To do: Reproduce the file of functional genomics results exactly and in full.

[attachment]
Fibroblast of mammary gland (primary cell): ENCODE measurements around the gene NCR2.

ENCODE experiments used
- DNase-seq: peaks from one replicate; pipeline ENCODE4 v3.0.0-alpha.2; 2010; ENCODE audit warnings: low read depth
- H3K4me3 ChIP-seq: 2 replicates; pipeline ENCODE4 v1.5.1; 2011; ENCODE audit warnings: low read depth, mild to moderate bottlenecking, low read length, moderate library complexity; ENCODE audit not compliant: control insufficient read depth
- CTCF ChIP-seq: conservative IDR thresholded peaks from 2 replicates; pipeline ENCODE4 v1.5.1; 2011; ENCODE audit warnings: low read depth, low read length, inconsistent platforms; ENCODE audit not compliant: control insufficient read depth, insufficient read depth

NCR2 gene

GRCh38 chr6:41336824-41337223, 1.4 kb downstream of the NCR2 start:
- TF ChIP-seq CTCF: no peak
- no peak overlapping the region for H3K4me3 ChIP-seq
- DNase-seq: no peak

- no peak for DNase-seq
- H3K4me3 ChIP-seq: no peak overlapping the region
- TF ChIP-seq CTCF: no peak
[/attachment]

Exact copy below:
Fibroblast of mammary gland (primary cell): ENCODE measurements around the gene NCR2.

ENCODE experiments used
- DNase-seq: peaks from one replicate; pipeline ENCODE4 v3.0.0-alpha.2; 2010; ENCODE audit warnings: low read depth
- H3K4me3 ChIP-seq: 2 replicates; pipeline ENCODE4 v1.5.1; 2011; ENCODE audit warnings: low read depth, mild to moderate bottlenecking, low read length, moderate library complexity; ENCODE audit not compliant: control insufficient read depth
- CTCF ChIP-seq: conservative IDR thresholded peaks from 2 replicates; pipeline ENCODE4 v1.5.1; 2011; ENCODE audit warnings: low read depth, low read length, inconsistent platforms; ENCODE audit not compliant: control insufficient read depth, insufficient read depth

NCR2 gene

GRCh38 chr6:41336824-41337223, 1.4 kb downstream of the NCR2 start:
- TF ChIP-seq CTCF: no peak
- no peak overlapping the region for H3K4me3 ChIP-seq
- DNase-seq: no peak

- no peak for DNase-seq
- H3K4me3 ChIP-seq: no peak overlapping the region
- TF ChIP-seq CTCF: no peak